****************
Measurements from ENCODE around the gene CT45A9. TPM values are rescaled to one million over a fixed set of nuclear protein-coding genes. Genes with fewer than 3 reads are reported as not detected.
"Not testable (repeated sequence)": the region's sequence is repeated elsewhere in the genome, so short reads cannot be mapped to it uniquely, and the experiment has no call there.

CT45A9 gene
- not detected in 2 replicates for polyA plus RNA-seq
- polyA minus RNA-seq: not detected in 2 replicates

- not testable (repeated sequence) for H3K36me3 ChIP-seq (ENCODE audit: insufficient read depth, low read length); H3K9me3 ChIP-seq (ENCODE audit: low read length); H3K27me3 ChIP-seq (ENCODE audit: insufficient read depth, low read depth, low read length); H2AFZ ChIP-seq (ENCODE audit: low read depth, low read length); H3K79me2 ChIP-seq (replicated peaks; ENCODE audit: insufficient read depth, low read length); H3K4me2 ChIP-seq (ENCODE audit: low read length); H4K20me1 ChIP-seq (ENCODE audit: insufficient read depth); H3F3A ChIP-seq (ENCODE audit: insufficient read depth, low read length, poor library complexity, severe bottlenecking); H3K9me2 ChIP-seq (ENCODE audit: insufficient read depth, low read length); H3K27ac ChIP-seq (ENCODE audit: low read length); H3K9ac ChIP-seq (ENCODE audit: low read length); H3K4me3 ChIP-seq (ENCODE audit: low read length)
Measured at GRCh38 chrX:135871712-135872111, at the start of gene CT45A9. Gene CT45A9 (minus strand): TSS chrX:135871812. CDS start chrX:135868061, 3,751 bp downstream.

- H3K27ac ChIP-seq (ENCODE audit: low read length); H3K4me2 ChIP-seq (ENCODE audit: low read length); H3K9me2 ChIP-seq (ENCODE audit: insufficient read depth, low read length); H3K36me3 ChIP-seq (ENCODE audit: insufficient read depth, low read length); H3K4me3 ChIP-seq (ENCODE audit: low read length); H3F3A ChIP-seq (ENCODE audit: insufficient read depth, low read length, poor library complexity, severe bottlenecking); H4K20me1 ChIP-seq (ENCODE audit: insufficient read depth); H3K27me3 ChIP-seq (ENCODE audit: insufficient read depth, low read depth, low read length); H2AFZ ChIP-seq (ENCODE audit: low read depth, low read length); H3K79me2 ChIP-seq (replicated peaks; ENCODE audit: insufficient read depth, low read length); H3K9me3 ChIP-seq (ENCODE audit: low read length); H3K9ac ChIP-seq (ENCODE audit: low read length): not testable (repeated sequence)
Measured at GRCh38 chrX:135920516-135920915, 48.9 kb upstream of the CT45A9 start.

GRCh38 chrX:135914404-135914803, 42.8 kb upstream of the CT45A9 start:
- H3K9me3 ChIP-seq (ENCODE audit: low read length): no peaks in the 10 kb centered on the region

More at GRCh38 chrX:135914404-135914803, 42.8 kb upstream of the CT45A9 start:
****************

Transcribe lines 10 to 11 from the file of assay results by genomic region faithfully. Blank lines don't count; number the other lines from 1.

GRCh38 chrX:135914404-135914803, 42.8 kb upstream of the CT45A9 start:
- H3K9me3 ChIP-seq (ENCODE audit: low read length): no peaks in the 10 kb centered on the region